Examining the immediate effects of recent tax law changes on the structure of executive compensation.

with Charles McClure and Bridget Stomberg.

We exploit a December 22, 2017 law change to examine the relation between corporate taxes and executive compensation. The so-called “Tax Cuts and Jobs Act” (TCJA) repealed a long-standing exception that previously allowed publicly-traded companies to deduct executives’ qualified performance-based compensation in excess of $1 million. The new regime is effective for tax years beginning after December 31, 2017. Using a difference-in-differences design to examine executive compensation paid in fiscal years 2017 and 2018, we find no evidence that firms impacted by the TCJA in their 2018 fiscal years changed total compensation, compensation mix, or pay-performance sensitivity relative to control firms that are not subject to the new regime until their 2019 fiscal years. These findings suggest Congress may have structured the law inefficiently or that Treasury delayed guidance for too long, potentially causing delays in firms’ responses.

Real effects of private country-by-country disclosure.

with Marcel Olbert.

Online Appendix.

We investigate the effects of mandatory private Country-by-Country (CbC) disclosure to European tax authorities on economic activity. Using rich data on the operations of multinational firms, we exploit the threshold-based application of this 2016 disclosure rule in a regression discontinuity design. We find evidence consistent with firms affected by the disclosure mandate reducing ownership in tax haven subsidiaries relative to unaffected firms and thereby increasing transparency in their previously opaque organizational structure. We also observe that affected firms increasingly allocate revenue, employment, total assets, and, correspondingly, tax payments to subsidiaries in low-tax European countries. Additional tests at the consolidated firm-level and at the subsidiary-level support the conclusion that firms shift real activities away from operations outside Europe – including from tax havens – to Europe, particularly to non-haven European countries with low corporate income tax rates. Collectively, our findings suggest that mandatory CbC disclosure curbs the most aggressive tax planning achieved through tax haven operations but also affects the allocation of multinationals’ real economic activities.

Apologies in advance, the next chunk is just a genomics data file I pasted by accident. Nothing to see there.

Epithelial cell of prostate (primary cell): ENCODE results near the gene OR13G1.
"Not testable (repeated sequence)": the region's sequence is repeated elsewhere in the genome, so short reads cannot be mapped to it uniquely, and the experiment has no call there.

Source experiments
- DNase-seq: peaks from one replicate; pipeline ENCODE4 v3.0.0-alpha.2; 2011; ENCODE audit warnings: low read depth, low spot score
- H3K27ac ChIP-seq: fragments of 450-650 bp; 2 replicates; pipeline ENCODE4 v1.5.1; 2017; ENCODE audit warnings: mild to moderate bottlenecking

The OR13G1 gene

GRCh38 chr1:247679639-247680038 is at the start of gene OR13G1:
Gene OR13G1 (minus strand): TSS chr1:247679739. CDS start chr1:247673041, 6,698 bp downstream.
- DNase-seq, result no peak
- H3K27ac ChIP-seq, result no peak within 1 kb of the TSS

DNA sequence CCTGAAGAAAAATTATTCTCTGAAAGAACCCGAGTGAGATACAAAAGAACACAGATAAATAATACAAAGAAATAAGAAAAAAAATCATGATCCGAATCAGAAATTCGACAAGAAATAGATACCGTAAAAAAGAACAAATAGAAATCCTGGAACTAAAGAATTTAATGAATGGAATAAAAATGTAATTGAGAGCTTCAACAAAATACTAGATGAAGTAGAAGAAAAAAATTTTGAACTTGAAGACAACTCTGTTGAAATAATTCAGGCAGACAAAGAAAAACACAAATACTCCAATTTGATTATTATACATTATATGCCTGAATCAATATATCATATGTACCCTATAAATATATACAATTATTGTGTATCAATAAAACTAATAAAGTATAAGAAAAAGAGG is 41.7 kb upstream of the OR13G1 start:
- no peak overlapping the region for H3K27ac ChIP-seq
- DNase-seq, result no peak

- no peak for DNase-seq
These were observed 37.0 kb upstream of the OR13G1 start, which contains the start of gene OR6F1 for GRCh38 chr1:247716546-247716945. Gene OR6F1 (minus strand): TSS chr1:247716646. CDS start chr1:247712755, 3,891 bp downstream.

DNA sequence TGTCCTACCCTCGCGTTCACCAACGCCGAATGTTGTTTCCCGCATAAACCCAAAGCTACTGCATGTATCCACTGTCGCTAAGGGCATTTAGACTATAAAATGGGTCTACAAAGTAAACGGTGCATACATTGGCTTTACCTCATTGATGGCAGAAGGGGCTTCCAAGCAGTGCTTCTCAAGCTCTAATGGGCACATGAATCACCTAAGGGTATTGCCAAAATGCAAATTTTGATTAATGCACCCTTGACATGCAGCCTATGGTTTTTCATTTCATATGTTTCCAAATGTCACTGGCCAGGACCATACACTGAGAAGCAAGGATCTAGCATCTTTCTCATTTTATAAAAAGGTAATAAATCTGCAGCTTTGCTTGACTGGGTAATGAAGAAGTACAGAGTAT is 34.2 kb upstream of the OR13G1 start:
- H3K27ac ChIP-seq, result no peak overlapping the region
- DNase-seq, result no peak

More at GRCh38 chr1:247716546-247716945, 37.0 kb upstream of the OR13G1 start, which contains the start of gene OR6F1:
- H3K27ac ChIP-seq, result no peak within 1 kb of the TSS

Does tax enforcement disparately affect domestic versus multinational corporations around the world?

with Bridget Stomberg and Brian Williams

Presented at the Indiana University Spring Tax Conference 2018 and the University of Toronto.

Tax enforcement around the world has received increased attention since the Global Financial Crisis, with much focus on curbing the potentially harmful tax practices of multinational entities. Yet it is likely that multinational entities can better respond to home-country enforcement efforts than domestic firms because multinationals have opportunities for tax avoidance in multiple jurisdictions whereas domestic firms do not. We therefore examine whether there is a differential relation between changes in enforcement spending and the tax avoidance of domestic versus multinational entities. Using OECD data on tax enforcement spending by 46 countries from 2005 to 2013, we find that although increases in enforcement spending are related to less firm-level tax avoidance on average, the negative relation is concentrated among domestic firms; we find no little evidence of decreased tax avoidance among multinationals. Our results suggest that domestic firms, not multinationals, bear the burden of increased tax enforcement.